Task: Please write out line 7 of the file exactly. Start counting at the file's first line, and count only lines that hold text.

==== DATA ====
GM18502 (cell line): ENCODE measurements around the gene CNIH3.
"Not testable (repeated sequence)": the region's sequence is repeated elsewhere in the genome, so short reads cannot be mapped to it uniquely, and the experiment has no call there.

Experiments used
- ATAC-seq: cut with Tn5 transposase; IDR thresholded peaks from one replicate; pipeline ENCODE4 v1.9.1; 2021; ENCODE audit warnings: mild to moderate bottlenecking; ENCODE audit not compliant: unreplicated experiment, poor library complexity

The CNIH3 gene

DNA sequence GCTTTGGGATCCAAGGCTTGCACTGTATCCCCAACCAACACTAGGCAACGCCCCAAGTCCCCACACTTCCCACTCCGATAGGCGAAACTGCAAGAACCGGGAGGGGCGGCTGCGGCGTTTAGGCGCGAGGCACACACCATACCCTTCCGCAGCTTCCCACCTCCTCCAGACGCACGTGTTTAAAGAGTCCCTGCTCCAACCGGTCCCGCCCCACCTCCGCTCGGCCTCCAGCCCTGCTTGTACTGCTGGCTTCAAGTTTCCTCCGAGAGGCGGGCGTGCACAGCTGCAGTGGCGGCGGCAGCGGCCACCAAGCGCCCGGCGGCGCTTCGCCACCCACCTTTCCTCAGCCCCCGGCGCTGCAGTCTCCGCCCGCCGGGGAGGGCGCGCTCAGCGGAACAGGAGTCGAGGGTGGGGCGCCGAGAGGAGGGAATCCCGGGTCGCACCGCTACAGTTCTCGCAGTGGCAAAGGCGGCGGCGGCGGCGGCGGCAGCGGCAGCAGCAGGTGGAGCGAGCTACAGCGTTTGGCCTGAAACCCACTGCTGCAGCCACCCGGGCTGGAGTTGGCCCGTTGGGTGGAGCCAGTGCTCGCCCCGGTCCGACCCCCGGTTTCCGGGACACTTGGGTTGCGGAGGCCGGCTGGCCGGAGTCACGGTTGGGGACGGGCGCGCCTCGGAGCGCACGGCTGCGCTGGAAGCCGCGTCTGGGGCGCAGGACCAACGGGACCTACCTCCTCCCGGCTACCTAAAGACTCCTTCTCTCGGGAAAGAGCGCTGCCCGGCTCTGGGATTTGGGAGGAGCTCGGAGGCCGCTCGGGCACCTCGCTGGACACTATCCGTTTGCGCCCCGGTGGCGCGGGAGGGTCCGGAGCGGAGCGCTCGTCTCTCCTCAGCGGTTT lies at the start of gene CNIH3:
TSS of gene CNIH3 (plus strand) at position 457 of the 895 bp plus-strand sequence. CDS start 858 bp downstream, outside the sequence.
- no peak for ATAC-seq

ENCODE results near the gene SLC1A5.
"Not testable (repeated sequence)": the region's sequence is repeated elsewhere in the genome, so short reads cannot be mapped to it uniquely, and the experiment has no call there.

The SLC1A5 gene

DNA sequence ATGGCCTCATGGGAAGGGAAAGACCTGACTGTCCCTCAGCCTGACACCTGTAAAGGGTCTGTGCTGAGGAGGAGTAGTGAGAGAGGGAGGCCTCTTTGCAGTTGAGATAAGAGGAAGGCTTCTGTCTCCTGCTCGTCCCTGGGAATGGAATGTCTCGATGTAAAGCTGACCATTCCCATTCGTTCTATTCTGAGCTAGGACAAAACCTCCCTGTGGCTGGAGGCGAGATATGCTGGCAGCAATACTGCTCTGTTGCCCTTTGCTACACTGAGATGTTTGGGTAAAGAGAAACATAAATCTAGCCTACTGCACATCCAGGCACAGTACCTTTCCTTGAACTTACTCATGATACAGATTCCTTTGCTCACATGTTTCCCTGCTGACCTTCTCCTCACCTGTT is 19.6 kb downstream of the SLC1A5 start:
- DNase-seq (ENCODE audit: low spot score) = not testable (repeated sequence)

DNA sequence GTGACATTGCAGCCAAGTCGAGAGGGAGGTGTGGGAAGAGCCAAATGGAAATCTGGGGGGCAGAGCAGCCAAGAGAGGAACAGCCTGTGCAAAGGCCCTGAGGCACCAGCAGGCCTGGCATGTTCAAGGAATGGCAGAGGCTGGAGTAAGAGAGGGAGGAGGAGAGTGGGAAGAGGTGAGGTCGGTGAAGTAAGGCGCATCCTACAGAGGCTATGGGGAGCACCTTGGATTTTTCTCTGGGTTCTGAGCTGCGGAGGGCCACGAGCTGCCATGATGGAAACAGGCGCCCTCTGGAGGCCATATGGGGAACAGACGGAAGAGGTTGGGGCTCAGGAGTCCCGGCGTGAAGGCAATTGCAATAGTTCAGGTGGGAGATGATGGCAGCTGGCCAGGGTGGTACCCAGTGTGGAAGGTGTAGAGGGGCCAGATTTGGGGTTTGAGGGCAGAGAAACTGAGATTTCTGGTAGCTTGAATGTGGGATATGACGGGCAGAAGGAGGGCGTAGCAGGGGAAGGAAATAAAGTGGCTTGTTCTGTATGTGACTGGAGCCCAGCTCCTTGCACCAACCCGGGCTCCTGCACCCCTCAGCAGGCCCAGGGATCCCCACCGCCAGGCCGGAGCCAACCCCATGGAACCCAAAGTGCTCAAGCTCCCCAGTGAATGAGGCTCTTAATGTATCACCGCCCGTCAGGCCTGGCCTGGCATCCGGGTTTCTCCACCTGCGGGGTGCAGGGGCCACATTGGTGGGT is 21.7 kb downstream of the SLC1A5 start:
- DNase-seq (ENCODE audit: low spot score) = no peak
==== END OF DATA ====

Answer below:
TSS of gene CNIH3 (plus strand) at position 457 of the 895 bp plus-strand sequence. CDS start 858 bp downstream, outside the sequence.